In his letter to people who know Jesus, James alerted us to something about personal and interpersonal chaos. Wherever you find “confusion and bad stuff” (James 3:16 paraphrase), you’ll find two underlying problems. First, “bad zeal” wants the wrong things too much. Second, “selfish ambition” organizes life around all-about-Me. James is unblinking about what’s wrong, but he never gives the mess last say: “God gives more grace” (4:6). More than what? His goodness is more than all that goes wrong inside us. Confusion and bad stuff is exactly what he goes to work on.
Of course, the particular details of our five friends’ stories have a 21st century flavor. But once you scratch the surface, they simply give new spin to old problems. These struggles are variants on the typical confusion and bad stuff of people everywhere. Almost 2000 years ago, Paul said “the works of the flesh are obvious.” He gave fifteen examples: “sexual immorality, impurity, sensuality, idolatry, sorcery, enmity, strife, jealousy, fits of anger, rivalries, dissensions, divisions, envy, drunkenness, orgies, and things like these” (Galatians 5:19-21). Anyone can see that this is not the way life is meant to be. All forms of self-preoccupation are the opposite of love, joy, and peace. Paul rounded off his list by pointing far beyond the examples he chose to mention. “Things like these” include the 21st century problems of our five friends and people like us.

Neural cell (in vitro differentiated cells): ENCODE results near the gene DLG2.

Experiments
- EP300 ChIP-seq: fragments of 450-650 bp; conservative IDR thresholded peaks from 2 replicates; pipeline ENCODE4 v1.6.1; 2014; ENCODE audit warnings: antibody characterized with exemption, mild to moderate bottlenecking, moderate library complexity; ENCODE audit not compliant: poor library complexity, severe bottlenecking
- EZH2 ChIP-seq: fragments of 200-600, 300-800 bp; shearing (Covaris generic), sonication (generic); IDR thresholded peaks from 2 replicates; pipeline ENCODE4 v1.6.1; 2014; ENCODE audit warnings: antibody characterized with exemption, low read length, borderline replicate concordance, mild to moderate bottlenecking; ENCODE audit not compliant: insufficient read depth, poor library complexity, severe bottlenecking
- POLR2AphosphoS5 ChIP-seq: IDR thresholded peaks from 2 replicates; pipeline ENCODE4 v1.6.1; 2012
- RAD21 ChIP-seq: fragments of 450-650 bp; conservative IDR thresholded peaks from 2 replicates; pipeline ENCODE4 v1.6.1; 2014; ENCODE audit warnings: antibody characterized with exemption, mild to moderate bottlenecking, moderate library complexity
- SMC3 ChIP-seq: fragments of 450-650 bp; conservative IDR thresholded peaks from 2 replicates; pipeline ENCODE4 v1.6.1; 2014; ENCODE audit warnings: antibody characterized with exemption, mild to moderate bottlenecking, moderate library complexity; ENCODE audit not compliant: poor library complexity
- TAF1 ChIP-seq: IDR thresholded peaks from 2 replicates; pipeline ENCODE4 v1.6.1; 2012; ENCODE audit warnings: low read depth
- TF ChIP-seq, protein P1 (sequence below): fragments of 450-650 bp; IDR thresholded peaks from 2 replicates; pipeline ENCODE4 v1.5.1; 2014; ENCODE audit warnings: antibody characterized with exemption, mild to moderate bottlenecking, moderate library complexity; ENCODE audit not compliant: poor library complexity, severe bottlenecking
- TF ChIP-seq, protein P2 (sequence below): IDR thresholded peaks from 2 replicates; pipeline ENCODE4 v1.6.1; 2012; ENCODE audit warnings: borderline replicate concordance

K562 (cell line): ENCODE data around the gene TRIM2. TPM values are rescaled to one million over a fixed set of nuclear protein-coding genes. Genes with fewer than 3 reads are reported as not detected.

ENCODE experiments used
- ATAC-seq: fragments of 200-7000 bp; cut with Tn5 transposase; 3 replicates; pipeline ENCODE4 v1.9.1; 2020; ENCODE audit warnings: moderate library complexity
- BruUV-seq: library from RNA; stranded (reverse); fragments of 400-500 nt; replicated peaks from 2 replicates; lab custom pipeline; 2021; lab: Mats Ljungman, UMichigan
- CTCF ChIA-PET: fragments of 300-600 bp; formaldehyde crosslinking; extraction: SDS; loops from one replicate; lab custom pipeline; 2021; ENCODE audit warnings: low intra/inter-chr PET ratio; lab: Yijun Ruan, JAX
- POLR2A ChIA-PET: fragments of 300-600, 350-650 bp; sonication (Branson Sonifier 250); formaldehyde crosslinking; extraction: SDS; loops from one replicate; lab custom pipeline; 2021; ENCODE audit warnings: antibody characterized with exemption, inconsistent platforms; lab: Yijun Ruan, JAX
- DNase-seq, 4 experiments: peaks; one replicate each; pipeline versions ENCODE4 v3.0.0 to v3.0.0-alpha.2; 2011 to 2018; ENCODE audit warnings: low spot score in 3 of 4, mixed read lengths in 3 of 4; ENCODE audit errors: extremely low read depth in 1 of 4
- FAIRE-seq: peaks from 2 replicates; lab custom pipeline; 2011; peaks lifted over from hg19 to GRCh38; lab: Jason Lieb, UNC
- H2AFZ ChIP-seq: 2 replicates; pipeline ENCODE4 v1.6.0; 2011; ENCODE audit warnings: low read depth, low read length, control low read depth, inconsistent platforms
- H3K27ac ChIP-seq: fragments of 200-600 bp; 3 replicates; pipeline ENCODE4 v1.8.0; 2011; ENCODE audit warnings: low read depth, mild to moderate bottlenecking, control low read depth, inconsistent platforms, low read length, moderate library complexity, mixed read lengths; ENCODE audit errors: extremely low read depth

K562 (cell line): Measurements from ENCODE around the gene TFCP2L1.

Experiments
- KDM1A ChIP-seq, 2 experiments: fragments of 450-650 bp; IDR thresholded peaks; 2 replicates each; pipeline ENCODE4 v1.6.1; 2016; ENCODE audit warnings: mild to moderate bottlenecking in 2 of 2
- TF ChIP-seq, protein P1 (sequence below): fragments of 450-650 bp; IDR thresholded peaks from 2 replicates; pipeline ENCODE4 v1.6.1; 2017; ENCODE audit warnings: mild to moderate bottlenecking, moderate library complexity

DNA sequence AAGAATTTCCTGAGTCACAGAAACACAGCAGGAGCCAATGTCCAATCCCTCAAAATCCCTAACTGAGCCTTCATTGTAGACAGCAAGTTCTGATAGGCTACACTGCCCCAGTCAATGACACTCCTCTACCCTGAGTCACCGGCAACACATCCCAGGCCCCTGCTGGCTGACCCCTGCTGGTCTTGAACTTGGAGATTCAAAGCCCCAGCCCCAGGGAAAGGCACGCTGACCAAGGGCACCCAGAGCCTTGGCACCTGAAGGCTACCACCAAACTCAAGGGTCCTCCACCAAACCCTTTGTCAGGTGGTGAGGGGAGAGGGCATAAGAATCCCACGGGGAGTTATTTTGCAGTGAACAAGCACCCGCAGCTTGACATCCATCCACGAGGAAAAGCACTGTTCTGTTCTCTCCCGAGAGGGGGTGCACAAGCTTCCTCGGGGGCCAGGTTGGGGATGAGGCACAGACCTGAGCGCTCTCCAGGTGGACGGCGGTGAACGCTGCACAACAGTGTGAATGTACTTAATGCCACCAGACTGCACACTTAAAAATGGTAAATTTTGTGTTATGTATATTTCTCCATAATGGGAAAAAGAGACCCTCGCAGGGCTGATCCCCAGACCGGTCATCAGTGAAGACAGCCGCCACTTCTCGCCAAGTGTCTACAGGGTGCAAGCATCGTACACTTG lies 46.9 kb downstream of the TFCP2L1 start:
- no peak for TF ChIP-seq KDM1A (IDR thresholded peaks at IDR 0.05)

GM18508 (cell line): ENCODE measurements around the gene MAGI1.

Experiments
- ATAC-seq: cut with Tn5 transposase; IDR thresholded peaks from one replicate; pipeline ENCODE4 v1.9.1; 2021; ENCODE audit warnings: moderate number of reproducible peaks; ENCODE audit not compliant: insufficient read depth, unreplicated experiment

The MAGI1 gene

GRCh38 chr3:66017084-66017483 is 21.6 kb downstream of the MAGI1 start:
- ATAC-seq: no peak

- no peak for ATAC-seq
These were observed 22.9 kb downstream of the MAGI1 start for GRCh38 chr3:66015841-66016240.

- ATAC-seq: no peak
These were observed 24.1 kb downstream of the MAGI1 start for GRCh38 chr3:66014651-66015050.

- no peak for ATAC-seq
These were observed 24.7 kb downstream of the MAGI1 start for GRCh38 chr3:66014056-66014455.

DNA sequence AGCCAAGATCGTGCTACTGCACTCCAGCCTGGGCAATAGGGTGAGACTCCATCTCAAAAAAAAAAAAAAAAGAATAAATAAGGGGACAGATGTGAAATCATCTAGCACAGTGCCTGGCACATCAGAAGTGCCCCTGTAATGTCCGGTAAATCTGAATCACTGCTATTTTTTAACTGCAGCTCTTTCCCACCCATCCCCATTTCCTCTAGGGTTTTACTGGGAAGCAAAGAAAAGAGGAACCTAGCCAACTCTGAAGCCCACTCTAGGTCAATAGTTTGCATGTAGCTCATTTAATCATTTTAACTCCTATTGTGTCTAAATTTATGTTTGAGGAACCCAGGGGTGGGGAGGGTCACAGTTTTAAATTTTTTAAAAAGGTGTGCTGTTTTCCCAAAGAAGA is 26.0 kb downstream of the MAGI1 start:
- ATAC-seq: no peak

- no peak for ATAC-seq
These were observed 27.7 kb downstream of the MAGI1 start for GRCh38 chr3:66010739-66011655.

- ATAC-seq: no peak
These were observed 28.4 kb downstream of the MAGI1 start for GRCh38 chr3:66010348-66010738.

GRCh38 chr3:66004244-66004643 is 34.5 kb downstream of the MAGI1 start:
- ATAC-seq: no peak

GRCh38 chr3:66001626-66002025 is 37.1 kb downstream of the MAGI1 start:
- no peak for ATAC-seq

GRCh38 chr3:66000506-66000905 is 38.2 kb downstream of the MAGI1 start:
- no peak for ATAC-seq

So our friends’ chaotic ways of living fit the category “works of the flesh.” These lifestyles show up on the MRI of Scripture. God sees them for what they are, and he teaches us how to see through his eyes.
God also looks behind the externals into the inner reasons. Galatians 5:16-17 names the motor for a destructive lifestyle: the “desires of the flesh.” That’s Paul’s phrase for bad zeal and selfish ambition. The things people want seem so instinctive and plausible. But our desires become monsters and dictators. We want the wrong things too much, and approach life as if it’s all-about-Me.
Garrett’s way of life is “my way or the highway.” No wonder he gets so angry. Sarah worships an ideal of thinness that even supermodels can’t attain. No wonder she’s so unhappy. Lise lives by a principle of self-attained standards of performance, and goes snow-blind to the mercies of God towards her. No surprise, she has no sense of peace. Matt wants life to be easy, easy, easy and fun, fun, fun all the time. Of course he’s never patient when something in life gets hard. Chandra craves approval (and panics about possible rejection). She’s so worried about how other people treat her that she has no thoughtful kindness to give to them.